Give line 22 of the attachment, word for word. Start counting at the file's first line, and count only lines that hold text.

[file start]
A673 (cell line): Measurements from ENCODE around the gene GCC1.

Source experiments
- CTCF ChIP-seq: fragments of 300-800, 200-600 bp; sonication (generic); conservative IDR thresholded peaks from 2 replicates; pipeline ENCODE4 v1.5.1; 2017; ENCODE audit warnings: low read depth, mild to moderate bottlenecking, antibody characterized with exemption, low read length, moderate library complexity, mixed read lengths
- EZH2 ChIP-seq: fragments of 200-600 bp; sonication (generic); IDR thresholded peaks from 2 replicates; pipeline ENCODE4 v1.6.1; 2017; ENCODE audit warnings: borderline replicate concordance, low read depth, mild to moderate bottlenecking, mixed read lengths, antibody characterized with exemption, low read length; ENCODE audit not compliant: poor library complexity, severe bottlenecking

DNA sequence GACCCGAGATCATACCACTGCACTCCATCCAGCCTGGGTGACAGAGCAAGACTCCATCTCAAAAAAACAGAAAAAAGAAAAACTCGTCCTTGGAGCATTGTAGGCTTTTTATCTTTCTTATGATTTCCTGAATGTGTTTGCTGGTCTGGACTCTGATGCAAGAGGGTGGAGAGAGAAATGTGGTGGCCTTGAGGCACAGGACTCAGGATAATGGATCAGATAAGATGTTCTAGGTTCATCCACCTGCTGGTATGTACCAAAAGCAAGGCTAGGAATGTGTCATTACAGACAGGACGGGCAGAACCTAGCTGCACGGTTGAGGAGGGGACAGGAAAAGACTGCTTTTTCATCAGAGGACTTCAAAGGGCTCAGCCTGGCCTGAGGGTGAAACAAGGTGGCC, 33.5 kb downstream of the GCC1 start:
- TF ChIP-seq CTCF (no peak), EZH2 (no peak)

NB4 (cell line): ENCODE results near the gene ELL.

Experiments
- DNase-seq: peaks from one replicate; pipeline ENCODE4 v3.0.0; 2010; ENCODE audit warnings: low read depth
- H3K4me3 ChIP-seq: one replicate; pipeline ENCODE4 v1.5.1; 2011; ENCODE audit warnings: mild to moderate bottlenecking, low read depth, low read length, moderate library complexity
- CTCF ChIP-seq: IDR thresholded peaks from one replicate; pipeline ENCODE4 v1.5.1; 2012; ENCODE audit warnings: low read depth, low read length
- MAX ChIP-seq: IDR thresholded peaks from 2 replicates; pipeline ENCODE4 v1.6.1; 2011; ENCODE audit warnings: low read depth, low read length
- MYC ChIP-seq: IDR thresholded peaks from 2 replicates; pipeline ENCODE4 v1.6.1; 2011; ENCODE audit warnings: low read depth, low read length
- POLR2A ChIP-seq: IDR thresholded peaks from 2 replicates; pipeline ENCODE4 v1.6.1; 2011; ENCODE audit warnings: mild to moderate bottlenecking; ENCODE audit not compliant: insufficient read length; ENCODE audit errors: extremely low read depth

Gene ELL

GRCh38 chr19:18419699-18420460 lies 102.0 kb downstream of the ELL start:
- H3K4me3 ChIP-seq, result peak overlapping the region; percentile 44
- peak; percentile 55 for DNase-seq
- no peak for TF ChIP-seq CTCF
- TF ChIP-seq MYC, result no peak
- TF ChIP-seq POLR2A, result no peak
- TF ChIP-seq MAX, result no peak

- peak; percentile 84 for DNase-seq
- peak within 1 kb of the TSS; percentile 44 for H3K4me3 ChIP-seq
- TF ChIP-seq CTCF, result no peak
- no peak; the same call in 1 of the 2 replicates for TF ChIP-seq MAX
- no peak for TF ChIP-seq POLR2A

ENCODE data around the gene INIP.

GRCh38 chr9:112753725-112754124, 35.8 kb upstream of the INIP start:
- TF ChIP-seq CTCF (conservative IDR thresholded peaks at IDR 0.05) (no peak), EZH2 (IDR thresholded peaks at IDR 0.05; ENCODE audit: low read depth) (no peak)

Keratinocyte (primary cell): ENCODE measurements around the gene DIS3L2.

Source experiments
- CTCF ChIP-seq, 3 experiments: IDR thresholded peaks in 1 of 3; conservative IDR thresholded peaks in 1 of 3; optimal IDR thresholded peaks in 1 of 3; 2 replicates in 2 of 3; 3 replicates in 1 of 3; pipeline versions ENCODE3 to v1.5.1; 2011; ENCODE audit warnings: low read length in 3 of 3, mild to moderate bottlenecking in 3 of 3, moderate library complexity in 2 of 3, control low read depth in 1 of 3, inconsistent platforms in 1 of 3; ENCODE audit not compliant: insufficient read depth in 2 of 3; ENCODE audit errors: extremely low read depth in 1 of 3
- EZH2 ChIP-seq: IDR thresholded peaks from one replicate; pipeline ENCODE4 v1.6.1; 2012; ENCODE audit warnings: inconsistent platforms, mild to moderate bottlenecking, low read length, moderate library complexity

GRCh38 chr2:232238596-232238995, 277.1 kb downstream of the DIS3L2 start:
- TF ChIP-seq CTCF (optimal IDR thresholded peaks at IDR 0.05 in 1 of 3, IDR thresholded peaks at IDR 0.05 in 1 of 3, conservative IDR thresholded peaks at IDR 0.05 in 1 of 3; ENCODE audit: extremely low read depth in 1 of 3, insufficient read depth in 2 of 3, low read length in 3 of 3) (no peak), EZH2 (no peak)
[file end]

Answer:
- TF ChIP-seq MAX, result no peak